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Eagles land in Hollywood

  • Published
  • By Master Sgt. Larry Schneck
  • U.S. Air Force Entertainment Liaison Office
Through the clouds above a dry, remote airfield in Southern California, Col. Tom Schiess and Lt. Col. Matt Andrews punched holes in the sky and maneuvered their F-15 Eagles into position for landing.

A catastrophic attack on the United States had just taken place and the U.S. Air Force now filled the sky with lethal air power. The impressive flexing of muscle is breathtaking to view from the ground, and on the screen. This is not a military mission to secure the nation's air space, but rather a military mission to support the Fox television series "24."

The aircraft and Airmen from the 173rd Fighter Wing at Kingsley Field in Klamath Falls, Ore., as well as Airmen and equipment from Edwards Air Force Base, Calif., will be appearing as background extras and set dressing for an upcoming episode of the Emmy award-winning series.

Michael Klick, a producer from "24," worked closely with the Air Force Public Affairs Entertainment Liaison Office in Los Angeles to position air power in scenes filmed on location at the Mojave, Calif., airport. Mr. Klick felt the sixth season of the popular show needed the aircraft to create the TV visuals of a nation at war against terrorism. The entertainment liaison office reviewed the request, got approval from the Pentagon, then located available aircraft, personnel and equipment needed to make TV magic.

The tradition of Hollywood working with the Air Force dates from the early years of American filmmaking. The first "Best Picture" Oscar was given to a silent film about U.S. Army Air Force pilots heading to fight the central powers in World War I. The motion picture, titled "Wings," launched this on-going relationship between the film industry and America's military.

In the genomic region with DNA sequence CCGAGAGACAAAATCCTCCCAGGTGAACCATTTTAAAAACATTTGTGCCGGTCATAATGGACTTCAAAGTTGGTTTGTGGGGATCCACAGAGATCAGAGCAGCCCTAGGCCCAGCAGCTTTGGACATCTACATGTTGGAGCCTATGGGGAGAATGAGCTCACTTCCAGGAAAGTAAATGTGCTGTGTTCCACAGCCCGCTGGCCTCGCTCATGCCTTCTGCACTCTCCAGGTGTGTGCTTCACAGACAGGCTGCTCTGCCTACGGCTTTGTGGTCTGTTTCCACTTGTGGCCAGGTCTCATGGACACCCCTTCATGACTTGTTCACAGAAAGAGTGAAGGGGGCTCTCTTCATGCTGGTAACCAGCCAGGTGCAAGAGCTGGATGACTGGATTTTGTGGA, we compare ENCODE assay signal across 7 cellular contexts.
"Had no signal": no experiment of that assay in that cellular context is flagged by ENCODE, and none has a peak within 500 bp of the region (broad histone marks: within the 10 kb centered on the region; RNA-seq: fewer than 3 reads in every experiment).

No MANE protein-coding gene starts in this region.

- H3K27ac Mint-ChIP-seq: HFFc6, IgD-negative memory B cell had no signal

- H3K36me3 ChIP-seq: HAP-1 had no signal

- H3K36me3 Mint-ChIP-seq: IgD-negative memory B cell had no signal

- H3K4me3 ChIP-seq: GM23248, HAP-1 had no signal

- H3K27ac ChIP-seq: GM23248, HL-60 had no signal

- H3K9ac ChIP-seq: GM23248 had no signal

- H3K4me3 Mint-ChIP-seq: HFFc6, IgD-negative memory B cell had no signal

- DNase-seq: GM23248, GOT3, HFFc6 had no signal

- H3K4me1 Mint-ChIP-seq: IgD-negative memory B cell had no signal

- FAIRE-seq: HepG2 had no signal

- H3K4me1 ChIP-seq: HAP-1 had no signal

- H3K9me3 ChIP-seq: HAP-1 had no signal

The Air Force takes this cooperation seriously. Military leaders realize the value of enhancing realism in scenes on the big and small screens. By using actual fighter aircraft and Airmen, the production company gets added storytelling power and enhanced realism, something that cannot be easily replicated by today's digital technology or set designers.

In exchange for appearing in TV and motion pictures, Air Force people and equipment are displayed for the public, many of whom only get their impressions of the military through the media, including movies and TV shows.

Twentieth Century Fox Television showed its support for the military, as well, by improving morale and welfare of Airmen at Edwards AFB and Kingsley Field. Fox donated $1,000 to morale, welfare, and recreation funds at both instillations.

"The money will be used to benefit the base during a function to say thank you to the troops for a job well done," said Colonel Schiess.

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